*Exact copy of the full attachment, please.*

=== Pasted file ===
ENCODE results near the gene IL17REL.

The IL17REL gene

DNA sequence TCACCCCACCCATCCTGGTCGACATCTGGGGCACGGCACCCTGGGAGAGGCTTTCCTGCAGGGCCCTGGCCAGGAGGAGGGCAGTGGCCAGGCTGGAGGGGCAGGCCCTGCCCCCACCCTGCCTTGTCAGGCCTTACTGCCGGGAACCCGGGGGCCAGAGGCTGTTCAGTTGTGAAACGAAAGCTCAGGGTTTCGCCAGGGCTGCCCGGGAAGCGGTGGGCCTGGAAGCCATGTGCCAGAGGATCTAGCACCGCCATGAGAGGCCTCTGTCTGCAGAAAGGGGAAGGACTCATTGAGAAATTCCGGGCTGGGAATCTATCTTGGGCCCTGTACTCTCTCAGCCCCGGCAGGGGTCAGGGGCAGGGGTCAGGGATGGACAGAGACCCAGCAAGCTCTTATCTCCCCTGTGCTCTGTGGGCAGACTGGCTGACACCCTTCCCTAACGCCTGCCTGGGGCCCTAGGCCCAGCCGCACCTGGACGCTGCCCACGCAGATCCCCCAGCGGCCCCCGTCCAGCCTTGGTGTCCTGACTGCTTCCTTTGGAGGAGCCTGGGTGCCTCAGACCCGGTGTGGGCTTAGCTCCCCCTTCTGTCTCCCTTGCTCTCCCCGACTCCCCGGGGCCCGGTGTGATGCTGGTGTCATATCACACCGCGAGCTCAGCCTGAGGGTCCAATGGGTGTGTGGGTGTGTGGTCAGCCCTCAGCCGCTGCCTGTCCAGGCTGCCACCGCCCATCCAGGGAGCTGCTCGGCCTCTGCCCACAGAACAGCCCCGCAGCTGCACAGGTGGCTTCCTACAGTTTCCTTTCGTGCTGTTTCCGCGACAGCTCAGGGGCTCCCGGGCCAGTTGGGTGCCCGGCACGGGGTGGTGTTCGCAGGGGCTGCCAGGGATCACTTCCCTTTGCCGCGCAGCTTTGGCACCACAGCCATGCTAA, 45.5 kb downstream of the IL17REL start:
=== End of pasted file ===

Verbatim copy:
ENCODE results near the gene IL17REL.

The IL17REL gene

DNA sequence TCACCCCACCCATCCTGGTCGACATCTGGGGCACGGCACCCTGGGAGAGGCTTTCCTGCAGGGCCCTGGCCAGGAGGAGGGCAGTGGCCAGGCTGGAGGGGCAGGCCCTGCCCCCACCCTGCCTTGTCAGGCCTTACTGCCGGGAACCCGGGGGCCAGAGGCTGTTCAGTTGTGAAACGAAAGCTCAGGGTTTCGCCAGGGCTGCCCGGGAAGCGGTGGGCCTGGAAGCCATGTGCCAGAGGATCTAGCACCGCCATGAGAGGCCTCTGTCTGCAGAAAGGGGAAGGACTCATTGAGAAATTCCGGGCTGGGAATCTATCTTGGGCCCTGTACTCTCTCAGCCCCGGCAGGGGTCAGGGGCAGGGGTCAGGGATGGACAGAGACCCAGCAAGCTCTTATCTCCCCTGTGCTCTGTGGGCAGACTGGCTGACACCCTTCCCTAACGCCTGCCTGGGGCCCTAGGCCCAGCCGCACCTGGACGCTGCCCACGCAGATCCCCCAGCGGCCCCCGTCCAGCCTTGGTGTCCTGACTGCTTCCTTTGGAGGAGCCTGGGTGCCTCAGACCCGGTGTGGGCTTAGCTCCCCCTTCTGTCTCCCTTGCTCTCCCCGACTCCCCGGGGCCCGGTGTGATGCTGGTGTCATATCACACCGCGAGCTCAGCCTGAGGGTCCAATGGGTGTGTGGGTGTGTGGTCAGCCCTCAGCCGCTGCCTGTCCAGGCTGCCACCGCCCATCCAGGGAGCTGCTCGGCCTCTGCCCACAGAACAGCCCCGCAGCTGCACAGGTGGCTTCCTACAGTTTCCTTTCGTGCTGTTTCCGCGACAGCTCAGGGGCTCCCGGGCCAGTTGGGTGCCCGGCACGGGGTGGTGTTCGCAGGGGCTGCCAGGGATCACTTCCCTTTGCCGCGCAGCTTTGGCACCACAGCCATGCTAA, 45.5 kb downstream of the IL17REL start: